I frequently hear clients and some of their advisers talk about “stock options” and “stock warrants” and there is often considerable confusion between the two. In this post, I’ll briefly describe the major distinctions between these instruments and how each can be used in a privately held company.
Stock options are issued to key employees, directors and other service providers in exchange for services rendered to the company/employer. Generally, there is a stock option plan under which a set number of options (and often restricted stock) can be issued to one or more key service providers to align their interests with the interests of the employer. The option is a compensatory vehicle that is intended to increase the key service provider’s overall compensation if the company’s stock price increases.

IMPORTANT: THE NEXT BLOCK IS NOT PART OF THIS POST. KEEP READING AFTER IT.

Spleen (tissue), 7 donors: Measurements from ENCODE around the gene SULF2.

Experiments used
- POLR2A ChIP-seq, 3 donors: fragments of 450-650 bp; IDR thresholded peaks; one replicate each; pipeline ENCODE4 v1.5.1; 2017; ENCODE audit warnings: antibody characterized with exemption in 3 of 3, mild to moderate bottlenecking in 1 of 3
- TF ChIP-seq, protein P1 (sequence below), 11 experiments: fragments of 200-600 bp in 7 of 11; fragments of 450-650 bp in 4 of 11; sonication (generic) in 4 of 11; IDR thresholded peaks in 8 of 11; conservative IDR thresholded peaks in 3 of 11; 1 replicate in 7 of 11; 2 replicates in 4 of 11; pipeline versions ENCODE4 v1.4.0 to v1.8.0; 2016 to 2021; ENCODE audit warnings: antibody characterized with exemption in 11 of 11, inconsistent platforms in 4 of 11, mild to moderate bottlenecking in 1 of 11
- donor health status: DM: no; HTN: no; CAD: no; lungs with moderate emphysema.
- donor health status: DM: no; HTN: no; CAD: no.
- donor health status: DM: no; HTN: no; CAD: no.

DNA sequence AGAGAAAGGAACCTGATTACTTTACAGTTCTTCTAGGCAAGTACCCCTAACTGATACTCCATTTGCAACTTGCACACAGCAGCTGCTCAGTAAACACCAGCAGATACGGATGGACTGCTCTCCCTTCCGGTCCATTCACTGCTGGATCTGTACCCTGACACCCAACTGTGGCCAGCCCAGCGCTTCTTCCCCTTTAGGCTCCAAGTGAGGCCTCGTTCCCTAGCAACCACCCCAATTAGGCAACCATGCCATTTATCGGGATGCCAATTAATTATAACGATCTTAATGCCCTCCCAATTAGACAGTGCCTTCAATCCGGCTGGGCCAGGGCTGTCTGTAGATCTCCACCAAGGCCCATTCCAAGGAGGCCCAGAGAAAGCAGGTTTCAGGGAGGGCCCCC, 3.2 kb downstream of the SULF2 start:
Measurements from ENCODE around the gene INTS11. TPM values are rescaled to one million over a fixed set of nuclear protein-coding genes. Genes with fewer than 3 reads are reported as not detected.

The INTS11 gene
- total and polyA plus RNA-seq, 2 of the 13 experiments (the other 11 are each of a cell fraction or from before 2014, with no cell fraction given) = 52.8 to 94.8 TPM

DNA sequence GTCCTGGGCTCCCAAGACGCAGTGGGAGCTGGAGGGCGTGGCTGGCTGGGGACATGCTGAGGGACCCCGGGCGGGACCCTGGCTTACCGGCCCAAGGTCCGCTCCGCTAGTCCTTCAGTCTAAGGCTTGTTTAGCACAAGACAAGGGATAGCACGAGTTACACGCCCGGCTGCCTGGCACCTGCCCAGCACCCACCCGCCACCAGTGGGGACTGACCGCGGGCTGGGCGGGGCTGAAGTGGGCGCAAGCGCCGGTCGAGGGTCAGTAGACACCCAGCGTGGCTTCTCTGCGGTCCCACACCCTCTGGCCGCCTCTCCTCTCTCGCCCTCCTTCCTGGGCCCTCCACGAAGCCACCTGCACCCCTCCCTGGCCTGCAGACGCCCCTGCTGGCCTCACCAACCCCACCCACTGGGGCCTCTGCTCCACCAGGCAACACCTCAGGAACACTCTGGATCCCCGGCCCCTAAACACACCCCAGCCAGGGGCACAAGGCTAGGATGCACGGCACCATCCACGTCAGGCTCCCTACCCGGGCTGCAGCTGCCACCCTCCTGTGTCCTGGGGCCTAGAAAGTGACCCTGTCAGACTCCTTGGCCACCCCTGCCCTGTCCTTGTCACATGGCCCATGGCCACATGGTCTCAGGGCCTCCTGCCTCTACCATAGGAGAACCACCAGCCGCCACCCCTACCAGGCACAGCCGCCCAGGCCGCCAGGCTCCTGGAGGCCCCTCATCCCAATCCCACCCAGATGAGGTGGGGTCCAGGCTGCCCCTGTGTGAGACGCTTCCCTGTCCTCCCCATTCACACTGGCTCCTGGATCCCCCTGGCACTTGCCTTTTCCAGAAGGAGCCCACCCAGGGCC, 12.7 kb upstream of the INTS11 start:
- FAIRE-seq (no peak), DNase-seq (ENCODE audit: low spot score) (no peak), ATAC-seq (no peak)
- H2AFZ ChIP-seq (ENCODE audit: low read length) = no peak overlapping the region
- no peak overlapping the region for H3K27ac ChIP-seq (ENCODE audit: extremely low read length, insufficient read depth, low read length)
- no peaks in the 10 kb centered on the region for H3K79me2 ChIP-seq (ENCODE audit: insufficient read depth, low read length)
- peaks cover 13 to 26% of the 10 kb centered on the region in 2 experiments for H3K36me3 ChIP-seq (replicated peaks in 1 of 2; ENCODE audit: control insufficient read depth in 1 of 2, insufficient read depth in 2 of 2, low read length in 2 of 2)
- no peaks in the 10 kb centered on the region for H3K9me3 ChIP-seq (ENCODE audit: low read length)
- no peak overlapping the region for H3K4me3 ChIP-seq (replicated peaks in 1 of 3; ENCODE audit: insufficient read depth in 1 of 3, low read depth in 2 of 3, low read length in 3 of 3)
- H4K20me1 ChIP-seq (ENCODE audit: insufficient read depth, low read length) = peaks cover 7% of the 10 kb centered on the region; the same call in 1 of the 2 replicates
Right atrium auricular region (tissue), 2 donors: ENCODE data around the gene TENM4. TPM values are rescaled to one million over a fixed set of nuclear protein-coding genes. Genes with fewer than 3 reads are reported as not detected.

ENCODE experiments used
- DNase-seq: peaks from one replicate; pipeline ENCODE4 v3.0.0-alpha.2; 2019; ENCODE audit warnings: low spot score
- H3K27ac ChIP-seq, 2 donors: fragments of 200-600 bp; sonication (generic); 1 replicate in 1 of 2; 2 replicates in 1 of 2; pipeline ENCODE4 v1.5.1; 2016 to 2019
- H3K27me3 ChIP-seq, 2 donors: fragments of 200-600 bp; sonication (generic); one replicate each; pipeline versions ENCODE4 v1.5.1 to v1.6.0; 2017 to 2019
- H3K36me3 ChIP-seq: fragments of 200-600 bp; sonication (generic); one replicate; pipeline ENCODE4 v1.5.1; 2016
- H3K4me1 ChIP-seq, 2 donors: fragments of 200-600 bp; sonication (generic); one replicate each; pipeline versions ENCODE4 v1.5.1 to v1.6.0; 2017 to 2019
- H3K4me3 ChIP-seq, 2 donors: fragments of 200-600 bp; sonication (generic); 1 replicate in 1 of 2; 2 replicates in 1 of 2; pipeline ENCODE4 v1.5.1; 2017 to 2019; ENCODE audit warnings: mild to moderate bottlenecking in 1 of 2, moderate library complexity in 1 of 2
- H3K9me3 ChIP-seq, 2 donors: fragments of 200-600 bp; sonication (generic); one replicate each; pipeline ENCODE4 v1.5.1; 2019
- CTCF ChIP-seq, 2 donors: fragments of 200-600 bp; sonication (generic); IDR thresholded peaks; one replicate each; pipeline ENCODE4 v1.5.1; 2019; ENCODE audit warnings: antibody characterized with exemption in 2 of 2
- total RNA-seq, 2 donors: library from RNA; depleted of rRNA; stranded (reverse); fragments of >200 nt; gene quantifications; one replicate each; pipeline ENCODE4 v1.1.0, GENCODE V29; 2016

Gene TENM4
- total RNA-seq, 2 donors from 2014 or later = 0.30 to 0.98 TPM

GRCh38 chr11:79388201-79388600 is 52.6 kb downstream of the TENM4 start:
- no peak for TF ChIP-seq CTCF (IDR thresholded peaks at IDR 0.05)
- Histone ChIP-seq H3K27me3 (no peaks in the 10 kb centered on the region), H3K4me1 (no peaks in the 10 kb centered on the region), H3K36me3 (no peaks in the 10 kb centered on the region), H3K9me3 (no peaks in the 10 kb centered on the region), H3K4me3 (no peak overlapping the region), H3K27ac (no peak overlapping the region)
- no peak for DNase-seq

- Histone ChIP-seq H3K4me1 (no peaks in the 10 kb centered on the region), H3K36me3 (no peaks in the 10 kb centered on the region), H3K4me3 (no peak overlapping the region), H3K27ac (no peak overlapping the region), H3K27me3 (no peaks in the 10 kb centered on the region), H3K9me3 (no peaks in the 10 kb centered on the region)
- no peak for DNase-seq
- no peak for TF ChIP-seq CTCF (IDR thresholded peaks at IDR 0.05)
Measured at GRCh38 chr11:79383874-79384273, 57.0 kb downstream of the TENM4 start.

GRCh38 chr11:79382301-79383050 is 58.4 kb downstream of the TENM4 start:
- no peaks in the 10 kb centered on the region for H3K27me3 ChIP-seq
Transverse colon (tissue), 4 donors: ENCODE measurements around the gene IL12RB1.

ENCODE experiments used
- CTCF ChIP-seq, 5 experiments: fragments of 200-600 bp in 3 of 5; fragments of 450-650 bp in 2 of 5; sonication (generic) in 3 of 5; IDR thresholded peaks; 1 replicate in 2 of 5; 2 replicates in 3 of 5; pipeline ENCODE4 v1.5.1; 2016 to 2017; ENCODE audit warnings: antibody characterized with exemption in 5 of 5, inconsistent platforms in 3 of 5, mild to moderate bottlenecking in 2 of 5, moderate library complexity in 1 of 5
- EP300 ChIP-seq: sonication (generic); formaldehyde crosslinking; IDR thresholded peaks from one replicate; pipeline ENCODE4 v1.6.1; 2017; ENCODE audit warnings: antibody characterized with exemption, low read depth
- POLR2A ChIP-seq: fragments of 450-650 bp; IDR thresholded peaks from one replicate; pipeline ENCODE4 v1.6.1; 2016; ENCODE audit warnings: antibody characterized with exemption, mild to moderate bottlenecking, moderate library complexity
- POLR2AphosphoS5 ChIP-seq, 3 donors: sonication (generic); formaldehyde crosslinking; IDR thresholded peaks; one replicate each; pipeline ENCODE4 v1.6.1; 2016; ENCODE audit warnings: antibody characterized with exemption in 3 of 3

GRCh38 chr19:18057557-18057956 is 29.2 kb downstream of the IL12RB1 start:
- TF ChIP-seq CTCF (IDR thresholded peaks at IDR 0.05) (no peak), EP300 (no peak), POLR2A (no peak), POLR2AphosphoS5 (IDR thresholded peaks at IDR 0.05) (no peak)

On the other hand, warrants are not compensatory vehicles. Instead, they are issued in connection with the company’s raising of capital, either debt or equity securities, and are used to “sweeten” the deal for the investor. So for example, suppose a technology company is raising capital through a Series A Round and wants to incentivize the first investor who joins the deal by giving it “something extra.” In this case, a stock warrant could be issued to the first investor to purchase X number of shares of the company’s common stock at $Y per share. This stock right is issued in connection with a capital transaction and is designed to increase the overall return on investment to the first investor. This vehicle is properly called a warrant.
Another common example would be a stock warrant issued in connection with a debt transaction. To induce the investor to loan funds to the Company, the company might give the investor a warrant to purchase some number of shares of stock which, from the investor’s standpoint, will hopefully generate a higher total rate of return on the overall transaction.
The tax rules governing options and warrants are completely>>> READ MORE at: